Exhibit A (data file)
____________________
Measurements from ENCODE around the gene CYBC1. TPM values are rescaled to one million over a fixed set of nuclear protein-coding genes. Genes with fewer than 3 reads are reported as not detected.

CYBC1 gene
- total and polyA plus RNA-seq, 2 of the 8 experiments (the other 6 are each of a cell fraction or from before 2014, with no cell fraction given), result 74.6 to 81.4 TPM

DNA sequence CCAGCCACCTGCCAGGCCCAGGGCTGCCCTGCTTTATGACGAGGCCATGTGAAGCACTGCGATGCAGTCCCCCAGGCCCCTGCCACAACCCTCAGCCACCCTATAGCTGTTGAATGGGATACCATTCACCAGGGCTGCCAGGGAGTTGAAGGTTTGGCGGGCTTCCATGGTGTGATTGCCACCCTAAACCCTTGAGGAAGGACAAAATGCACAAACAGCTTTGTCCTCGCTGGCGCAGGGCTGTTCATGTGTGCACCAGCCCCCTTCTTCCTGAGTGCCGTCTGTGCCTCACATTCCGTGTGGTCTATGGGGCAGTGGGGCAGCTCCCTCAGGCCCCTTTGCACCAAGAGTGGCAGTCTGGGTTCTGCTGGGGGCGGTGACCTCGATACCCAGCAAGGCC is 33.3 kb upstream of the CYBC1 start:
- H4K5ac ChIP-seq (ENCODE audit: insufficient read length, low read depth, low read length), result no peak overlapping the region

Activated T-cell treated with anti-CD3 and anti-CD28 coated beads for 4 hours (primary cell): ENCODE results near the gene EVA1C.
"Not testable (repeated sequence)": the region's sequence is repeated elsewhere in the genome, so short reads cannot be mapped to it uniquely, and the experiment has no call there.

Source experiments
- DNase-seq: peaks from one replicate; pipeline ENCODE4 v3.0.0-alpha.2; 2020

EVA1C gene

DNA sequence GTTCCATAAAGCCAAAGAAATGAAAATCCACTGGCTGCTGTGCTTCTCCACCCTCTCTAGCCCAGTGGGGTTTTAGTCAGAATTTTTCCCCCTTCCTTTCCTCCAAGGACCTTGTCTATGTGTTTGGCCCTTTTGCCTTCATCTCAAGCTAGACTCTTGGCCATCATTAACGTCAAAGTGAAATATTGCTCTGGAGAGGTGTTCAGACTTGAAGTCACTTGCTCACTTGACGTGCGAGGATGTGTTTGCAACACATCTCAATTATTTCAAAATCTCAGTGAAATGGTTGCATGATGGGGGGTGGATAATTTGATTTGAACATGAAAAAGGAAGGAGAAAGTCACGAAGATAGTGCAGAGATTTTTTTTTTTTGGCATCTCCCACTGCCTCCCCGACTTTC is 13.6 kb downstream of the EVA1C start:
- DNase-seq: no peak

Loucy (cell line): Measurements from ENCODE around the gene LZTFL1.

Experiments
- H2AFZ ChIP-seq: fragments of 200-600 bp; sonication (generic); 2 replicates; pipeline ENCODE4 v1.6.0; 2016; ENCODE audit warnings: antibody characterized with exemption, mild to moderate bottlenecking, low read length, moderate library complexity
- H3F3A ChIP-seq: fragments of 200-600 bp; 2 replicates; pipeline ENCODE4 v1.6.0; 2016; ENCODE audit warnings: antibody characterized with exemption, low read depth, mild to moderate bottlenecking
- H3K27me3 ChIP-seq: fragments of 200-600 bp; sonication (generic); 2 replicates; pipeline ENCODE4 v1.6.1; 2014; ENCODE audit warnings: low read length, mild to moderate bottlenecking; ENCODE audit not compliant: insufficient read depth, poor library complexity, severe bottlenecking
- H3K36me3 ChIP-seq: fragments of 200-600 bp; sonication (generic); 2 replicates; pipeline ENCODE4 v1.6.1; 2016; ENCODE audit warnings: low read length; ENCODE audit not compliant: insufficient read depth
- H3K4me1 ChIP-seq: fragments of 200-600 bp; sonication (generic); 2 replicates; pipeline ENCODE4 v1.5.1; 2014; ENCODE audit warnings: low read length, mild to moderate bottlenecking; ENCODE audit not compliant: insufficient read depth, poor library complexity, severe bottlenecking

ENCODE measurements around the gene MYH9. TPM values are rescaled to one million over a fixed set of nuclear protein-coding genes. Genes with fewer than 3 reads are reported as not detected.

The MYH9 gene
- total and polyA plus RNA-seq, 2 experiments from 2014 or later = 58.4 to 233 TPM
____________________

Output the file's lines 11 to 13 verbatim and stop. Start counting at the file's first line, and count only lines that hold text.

DNA sequence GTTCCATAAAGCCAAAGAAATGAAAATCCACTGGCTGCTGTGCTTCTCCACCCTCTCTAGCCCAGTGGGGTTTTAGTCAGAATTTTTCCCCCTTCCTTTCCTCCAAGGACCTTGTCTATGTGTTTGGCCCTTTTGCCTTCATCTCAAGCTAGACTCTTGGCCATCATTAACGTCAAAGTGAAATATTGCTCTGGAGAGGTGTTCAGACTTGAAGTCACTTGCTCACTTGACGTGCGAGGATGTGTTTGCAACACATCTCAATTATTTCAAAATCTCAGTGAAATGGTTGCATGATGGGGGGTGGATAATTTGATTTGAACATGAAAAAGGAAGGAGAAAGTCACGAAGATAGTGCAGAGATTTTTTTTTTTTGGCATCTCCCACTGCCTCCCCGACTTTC is 13.6 kb downstream of the EVA1C start:
- DNase-seq: no peak

Loucy (cell line): Measurements from ENCODE around the gene LZTFL1.